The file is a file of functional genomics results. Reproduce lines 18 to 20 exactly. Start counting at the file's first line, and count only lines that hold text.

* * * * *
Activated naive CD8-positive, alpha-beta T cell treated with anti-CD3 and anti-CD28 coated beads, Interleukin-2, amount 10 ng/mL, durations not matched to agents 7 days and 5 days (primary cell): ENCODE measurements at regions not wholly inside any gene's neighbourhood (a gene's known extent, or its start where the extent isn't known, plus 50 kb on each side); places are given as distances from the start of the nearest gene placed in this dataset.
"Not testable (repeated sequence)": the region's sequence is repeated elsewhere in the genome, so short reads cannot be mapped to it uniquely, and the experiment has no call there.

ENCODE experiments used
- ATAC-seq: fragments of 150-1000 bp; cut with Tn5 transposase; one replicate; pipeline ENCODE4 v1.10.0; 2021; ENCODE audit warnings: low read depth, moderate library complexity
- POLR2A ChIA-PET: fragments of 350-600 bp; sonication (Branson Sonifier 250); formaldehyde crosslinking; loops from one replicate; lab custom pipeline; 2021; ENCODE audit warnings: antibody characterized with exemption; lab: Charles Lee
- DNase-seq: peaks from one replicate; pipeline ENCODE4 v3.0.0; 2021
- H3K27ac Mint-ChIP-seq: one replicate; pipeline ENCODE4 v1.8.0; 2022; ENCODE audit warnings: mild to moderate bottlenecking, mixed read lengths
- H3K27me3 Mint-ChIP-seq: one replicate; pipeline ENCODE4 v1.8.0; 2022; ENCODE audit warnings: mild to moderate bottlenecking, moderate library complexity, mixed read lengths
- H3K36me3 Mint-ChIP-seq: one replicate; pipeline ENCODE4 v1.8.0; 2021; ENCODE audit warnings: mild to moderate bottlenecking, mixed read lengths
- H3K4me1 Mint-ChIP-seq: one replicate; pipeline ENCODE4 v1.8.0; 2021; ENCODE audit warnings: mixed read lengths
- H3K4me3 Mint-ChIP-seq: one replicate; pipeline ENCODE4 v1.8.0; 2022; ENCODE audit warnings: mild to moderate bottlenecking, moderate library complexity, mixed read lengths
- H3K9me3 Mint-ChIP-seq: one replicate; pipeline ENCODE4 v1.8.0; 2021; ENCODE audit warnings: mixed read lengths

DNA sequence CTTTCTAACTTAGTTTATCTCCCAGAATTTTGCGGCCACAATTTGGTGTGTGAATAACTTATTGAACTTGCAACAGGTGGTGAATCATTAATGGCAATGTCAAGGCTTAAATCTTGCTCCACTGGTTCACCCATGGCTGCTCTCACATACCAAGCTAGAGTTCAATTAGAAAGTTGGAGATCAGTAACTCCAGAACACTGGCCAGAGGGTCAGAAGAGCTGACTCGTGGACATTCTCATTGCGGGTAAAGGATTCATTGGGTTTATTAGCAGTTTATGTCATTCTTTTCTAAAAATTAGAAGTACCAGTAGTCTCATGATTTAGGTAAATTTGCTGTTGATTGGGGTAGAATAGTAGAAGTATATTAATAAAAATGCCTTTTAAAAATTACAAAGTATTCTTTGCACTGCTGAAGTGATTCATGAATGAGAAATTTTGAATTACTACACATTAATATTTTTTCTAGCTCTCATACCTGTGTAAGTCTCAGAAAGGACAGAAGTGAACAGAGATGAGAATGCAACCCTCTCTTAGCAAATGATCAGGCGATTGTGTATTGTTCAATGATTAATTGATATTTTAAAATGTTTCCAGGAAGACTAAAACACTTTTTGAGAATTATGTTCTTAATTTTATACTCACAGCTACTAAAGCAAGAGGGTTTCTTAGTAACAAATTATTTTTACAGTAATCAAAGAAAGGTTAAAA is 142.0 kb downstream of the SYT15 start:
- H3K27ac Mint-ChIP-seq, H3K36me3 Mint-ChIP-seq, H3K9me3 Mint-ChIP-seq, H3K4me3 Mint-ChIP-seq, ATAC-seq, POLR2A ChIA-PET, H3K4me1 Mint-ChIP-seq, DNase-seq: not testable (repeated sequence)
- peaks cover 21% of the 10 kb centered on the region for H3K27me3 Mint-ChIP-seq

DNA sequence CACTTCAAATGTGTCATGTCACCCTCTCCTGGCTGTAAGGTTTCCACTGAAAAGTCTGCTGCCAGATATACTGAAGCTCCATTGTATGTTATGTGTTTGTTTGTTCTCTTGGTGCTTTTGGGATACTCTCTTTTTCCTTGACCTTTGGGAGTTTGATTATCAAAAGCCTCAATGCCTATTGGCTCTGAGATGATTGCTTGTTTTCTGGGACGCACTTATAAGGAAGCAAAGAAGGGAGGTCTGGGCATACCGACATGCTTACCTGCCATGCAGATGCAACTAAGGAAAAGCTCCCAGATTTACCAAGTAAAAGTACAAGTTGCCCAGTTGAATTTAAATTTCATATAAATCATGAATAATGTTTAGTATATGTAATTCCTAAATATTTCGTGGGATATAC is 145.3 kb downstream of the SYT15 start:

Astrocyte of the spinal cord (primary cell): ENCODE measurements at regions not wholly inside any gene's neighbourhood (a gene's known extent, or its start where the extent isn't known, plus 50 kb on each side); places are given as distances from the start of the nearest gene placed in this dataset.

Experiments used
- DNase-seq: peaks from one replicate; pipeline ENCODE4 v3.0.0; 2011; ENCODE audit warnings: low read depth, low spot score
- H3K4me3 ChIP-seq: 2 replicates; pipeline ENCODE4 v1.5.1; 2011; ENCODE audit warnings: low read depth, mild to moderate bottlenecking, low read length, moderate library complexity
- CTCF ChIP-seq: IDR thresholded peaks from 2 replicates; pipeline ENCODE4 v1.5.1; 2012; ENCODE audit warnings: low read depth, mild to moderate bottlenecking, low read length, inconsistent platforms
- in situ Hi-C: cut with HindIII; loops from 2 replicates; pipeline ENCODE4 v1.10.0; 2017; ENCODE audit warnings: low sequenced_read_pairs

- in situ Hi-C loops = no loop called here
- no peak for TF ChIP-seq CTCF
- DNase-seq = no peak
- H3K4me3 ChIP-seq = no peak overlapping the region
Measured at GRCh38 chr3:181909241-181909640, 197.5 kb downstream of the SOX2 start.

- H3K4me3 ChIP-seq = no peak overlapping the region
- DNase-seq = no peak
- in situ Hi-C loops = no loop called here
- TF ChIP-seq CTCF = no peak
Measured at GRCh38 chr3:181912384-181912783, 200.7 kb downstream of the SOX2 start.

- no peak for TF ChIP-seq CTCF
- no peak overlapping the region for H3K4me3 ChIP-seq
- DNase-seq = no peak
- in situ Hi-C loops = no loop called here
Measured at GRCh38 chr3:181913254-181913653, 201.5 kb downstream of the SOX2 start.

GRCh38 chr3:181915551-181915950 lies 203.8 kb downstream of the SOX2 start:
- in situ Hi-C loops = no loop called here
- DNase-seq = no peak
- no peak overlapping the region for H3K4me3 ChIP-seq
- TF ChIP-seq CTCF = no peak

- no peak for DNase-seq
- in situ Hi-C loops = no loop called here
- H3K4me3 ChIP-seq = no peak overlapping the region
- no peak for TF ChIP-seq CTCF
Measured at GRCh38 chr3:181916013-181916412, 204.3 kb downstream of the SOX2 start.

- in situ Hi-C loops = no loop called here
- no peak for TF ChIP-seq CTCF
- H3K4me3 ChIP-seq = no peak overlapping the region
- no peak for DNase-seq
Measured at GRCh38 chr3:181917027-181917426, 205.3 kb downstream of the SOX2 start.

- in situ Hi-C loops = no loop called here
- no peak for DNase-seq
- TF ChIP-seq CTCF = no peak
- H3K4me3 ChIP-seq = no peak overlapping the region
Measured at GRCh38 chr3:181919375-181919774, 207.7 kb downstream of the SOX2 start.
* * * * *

Experiments used
- DNase-seq: peaks from one replicate; pipeline ENCODE4 v3.0.0; 2011; ENCODE audit warnings: low read depth, low spot score
- H3K4me3 ChIP-seq: 2 replicates; pipeline ENCODE4 v1.5.1; 2011; ENCODE audit warnings: low read depth, mild to moderate bottlenecking, low read length, moderate library complexity